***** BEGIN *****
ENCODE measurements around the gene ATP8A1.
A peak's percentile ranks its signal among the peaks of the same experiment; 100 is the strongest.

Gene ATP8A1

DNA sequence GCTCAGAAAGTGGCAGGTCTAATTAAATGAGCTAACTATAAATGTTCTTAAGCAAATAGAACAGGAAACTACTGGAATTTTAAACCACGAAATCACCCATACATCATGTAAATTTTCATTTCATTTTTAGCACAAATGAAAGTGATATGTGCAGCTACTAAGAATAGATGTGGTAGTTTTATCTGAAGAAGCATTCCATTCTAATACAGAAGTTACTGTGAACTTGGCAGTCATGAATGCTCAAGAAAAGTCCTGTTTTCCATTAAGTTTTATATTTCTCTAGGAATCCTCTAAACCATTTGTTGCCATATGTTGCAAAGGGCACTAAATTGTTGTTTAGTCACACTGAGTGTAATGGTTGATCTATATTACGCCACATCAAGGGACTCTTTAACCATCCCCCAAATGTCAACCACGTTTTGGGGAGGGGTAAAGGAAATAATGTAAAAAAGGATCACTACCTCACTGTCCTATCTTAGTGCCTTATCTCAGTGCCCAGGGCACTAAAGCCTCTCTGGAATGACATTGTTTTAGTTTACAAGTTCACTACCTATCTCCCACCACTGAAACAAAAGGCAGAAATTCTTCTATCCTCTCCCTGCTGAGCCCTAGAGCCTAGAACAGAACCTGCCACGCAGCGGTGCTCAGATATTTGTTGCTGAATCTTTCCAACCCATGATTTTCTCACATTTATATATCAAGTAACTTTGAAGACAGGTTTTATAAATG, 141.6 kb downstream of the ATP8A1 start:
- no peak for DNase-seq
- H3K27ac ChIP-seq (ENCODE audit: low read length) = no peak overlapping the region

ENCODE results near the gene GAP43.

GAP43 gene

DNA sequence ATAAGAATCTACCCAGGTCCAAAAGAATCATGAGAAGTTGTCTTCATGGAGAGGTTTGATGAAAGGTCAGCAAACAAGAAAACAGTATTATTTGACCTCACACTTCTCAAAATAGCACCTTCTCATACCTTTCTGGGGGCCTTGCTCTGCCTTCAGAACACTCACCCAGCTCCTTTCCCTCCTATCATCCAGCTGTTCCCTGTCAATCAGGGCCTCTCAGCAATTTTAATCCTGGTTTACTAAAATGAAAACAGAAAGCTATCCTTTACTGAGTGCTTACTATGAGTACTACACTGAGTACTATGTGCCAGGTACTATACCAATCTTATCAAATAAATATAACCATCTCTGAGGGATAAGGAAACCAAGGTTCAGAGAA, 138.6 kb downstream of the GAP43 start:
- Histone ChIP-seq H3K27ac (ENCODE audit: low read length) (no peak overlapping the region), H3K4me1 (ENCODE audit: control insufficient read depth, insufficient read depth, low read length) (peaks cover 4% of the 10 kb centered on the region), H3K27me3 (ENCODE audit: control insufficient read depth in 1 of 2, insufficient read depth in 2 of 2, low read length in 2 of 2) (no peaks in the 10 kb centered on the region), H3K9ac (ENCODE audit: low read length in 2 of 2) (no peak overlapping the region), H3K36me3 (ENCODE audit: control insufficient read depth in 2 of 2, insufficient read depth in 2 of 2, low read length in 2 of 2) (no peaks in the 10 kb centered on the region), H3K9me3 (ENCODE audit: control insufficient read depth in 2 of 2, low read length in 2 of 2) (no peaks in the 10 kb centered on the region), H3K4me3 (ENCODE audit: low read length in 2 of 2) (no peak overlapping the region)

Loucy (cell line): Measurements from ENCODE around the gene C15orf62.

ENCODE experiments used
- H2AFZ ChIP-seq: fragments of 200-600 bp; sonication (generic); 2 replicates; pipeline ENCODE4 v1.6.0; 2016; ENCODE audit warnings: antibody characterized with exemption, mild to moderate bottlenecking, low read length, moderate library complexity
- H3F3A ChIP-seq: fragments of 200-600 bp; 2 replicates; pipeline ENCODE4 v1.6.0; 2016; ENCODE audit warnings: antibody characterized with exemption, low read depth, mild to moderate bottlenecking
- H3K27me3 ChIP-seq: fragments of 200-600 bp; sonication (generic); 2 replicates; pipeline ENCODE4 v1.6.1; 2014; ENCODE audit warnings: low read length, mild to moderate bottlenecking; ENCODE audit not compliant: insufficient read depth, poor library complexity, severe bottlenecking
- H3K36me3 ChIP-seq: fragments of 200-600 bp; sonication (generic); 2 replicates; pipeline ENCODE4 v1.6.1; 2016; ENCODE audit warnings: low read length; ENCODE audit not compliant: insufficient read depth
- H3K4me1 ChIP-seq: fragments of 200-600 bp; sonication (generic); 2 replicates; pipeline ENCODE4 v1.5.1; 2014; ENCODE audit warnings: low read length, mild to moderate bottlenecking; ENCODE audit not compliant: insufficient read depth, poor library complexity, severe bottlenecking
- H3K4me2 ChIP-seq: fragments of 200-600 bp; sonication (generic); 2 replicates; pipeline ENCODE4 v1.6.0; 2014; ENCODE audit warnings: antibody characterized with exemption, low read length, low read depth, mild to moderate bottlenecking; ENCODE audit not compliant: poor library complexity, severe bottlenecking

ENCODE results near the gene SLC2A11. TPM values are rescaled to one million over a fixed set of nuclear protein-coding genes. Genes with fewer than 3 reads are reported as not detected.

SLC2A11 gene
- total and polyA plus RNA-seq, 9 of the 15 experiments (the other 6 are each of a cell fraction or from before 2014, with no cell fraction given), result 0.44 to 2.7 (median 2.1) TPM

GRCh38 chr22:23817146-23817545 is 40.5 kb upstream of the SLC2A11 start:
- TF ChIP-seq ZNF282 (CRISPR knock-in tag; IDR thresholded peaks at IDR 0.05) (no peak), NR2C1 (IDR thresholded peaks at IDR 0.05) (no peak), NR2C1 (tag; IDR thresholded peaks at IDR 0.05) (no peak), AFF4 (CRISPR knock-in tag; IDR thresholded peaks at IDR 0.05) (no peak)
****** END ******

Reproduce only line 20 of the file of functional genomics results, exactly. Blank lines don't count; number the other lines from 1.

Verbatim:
SLC2A11 gene